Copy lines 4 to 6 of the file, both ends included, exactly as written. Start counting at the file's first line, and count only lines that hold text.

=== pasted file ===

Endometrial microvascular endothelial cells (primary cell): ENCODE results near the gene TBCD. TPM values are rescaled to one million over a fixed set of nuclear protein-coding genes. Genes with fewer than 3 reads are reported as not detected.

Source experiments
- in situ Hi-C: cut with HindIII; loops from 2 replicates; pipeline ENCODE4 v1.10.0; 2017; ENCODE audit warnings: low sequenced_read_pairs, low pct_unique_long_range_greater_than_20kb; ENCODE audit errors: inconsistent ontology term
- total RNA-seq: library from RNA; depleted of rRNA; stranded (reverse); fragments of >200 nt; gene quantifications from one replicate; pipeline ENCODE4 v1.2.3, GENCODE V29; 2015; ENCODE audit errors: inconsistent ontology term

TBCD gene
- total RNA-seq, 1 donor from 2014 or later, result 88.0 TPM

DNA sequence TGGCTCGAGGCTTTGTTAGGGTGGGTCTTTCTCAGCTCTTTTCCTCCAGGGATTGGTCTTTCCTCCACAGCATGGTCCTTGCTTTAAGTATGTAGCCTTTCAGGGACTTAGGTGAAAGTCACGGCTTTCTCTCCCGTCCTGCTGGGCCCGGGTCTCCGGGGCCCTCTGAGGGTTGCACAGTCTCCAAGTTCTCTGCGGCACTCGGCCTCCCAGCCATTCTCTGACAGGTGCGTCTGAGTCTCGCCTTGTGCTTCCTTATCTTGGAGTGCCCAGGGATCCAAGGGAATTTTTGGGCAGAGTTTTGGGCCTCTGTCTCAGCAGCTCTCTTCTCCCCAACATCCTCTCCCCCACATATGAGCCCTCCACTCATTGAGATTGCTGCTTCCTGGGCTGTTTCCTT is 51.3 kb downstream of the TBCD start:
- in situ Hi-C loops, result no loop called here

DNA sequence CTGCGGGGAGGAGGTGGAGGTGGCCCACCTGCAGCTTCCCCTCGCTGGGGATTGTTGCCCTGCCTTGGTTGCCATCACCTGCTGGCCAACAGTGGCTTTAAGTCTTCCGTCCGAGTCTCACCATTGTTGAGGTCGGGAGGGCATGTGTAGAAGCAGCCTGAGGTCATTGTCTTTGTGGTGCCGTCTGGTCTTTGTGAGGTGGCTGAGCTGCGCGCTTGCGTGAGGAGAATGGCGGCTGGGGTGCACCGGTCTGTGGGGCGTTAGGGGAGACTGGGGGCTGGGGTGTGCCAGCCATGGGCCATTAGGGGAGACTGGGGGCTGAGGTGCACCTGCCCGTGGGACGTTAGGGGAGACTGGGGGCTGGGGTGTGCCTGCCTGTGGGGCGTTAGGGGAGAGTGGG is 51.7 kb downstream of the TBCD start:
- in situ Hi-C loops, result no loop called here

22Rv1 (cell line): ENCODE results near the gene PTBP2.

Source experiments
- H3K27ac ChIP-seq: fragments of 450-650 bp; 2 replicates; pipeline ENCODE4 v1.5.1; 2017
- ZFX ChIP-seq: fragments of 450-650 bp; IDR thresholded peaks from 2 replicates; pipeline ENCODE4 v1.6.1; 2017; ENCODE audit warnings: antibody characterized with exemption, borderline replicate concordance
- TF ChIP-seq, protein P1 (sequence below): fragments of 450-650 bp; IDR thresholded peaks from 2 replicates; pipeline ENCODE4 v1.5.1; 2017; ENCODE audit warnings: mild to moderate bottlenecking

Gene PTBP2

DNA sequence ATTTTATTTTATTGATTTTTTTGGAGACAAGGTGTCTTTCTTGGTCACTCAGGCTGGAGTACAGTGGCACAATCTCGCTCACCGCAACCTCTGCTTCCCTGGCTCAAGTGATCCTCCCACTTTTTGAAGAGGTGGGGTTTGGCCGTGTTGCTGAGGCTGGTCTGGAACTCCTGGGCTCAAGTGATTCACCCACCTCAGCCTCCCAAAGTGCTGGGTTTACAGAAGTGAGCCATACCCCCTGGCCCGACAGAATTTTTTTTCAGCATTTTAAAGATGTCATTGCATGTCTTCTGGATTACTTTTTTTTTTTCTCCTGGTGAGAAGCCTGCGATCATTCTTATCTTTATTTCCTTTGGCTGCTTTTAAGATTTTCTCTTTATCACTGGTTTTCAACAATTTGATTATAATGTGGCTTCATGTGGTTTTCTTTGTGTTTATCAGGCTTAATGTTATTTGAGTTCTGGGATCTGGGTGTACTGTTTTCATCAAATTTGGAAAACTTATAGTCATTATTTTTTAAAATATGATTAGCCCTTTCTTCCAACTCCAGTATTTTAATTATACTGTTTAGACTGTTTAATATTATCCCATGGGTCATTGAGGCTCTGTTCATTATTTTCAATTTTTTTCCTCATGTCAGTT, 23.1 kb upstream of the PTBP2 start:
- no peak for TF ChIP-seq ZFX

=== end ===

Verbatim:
- total RNA-seq: library from RNA; depleted of rRNA; stranded (reverse); fragments of >200 nt; gene quantifications from one replicate; pipeline ENCODE4 v1.2.3, GENCODE V29; 2015; ENCODE audit errors: inconsistent ontology term

TBCD gene
- total RNA-seq, 1 donor from 2014 or later, result 88.0 TPM